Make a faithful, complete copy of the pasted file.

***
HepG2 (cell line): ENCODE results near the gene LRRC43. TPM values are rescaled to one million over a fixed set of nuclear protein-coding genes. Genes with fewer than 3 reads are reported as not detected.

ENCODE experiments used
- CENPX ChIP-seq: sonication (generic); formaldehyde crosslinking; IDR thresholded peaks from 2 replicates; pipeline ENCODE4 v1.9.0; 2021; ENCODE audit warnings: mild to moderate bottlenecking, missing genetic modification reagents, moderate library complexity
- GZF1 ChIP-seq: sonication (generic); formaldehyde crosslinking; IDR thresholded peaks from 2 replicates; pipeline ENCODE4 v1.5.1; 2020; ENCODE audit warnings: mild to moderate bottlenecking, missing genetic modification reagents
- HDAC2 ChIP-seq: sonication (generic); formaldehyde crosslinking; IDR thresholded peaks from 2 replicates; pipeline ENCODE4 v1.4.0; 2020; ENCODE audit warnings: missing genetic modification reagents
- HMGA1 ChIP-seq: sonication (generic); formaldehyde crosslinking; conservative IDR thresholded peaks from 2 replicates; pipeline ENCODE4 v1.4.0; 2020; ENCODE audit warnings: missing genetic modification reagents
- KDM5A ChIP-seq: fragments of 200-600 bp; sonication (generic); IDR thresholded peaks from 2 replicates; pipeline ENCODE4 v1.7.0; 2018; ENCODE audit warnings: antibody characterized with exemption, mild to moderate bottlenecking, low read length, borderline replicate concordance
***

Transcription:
HepG2 (cell line): ENCODE results near the gene LRRC43. TPM values are rescaled to one million over a fixed set of nuclear protein-coding genes. Genes with fewer than 3 reads are reported as not detected.

ENCODE experiments used
- CENPX ChIP-seq: sonication (generic); formaldehyde crosslinking; IDR thresholded peaks from 2 replicates; pipeline ENCODE4 v1.9.0; 2021; ENCODE audit warnings: mild to moderate bottlenecking, missing genetic modification reagents, moderate library complexity
- GZF1 ChIP-seq: sonication (generic); formaldehyde crosslinking; IDR thresholded peaks from 2 replicates; pipeline ENCODE4 v1.5.1; 2020; ENCODE audit warnings: mild to moderate bottlenecking, missing genetic modification reagents
- HDAC2 ChIP-seq: sonication (generic); formaldehyde crosslinking; IDR thresholded peaks from 2 replicates; pipeline ENCODE4 v1.4.0; 2020; ENCODE audit warnings: missing genetic modification reagents
- HMGA1 ChIP-seq: sonication (generic); formaldehyde crosslinking; conservative IDR thresholded peaks from 2 replicates; pipeline ENCODE4 v1.4.0; 2020; ENCODE audit warnings: missing genetic modification reagents
- KDM5A ChIP-seq: fragments of 200-600 bp; sonication (generic); IDR thresholded peaks from 2 replicates; pipeline ENCODE4 v1.7.0; 2018; ENCODE audit warnings: antibody characterized with exemption, mild to moderate bottlenecking, low read length, borderline replicate concordance